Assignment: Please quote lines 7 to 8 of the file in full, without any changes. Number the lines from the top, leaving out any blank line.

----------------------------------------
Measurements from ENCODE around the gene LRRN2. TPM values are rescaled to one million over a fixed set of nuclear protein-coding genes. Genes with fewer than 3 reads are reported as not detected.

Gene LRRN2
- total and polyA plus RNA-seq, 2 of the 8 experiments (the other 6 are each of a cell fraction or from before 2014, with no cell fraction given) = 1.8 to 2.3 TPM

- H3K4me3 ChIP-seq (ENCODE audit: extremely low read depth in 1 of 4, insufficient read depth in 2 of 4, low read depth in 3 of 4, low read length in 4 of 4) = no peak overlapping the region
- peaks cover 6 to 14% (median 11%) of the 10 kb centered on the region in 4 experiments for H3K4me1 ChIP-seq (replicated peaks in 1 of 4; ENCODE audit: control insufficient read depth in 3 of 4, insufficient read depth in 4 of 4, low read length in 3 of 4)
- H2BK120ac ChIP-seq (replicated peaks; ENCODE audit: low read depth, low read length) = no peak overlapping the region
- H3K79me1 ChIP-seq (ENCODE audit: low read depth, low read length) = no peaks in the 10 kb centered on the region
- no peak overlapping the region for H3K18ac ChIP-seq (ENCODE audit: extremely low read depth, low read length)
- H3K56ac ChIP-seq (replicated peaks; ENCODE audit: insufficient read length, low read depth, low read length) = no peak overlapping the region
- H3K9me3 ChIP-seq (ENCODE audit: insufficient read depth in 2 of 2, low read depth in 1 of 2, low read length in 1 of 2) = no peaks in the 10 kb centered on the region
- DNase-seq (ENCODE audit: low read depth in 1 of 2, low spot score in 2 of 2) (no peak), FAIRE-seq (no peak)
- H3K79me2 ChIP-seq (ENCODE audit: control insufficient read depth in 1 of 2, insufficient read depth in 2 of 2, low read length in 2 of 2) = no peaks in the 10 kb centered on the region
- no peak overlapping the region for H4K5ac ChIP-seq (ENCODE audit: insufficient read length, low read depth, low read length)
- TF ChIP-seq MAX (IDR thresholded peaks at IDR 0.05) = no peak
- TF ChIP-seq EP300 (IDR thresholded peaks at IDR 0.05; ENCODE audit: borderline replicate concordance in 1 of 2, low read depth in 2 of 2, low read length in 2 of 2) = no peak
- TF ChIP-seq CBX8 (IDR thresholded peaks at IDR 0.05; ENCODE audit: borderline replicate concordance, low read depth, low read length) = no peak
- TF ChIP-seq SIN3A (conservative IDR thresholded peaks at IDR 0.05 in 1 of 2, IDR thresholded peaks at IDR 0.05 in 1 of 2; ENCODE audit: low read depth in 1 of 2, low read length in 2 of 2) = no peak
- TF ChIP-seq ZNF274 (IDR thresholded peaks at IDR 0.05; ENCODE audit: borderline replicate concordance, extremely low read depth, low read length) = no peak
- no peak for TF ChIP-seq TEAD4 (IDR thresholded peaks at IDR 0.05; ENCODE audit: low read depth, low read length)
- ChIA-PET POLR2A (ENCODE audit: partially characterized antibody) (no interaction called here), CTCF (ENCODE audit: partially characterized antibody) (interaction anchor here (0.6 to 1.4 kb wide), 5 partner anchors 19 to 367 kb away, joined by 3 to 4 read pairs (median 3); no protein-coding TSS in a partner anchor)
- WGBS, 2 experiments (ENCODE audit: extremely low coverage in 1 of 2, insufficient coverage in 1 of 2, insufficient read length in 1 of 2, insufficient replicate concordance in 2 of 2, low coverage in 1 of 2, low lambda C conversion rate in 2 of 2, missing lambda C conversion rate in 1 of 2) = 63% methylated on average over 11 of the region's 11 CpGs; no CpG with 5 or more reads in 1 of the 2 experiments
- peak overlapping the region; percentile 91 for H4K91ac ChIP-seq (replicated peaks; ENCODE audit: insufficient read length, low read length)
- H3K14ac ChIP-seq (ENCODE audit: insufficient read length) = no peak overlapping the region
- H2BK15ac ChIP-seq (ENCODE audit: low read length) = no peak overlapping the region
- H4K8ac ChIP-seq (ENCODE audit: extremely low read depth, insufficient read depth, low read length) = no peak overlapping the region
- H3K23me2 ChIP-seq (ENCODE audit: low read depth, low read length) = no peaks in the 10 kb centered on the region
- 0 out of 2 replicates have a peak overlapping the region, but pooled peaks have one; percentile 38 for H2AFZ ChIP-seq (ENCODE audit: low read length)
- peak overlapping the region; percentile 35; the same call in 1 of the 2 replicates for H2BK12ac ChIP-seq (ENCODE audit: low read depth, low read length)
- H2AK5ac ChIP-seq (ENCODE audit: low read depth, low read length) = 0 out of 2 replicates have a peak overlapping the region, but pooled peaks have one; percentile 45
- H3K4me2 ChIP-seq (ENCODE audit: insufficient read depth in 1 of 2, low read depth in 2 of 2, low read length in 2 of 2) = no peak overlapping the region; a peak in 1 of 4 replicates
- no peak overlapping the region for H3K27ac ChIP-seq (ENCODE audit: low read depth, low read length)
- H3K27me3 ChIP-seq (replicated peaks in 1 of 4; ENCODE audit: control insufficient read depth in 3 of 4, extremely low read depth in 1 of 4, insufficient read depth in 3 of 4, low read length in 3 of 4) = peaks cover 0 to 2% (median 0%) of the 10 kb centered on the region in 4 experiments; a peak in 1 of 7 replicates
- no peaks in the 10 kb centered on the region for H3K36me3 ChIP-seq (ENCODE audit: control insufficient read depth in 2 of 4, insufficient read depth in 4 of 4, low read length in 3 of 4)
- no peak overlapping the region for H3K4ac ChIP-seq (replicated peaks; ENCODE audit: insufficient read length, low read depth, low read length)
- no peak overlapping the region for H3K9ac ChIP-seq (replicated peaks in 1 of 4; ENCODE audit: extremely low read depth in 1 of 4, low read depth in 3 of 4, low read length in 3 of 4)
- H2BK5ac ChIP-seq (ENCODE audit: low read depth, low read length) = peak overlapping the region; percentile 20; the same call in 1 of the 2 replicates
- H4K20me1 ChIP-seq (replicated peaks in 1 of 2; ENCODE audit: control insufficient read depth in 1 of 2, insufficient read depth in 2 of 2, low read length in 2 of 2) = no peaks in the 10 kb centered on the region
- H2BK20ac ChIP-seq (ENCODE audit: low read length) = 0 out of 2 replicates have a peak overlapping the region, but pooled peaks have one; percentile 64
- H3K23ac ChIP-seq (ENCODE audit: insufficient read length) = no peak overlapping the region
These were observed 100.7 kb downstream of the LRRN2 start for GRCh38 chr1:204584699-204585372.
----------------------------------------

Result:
- H3K79me1 ChIP-seq (ENCODE audit: low read depth, low read length) = no peaks in the 10 kb centered on the region
- no peak overlapping the region for H3K18ac ChIP-seq (ENCODE audit: extremely low read depth, low read length)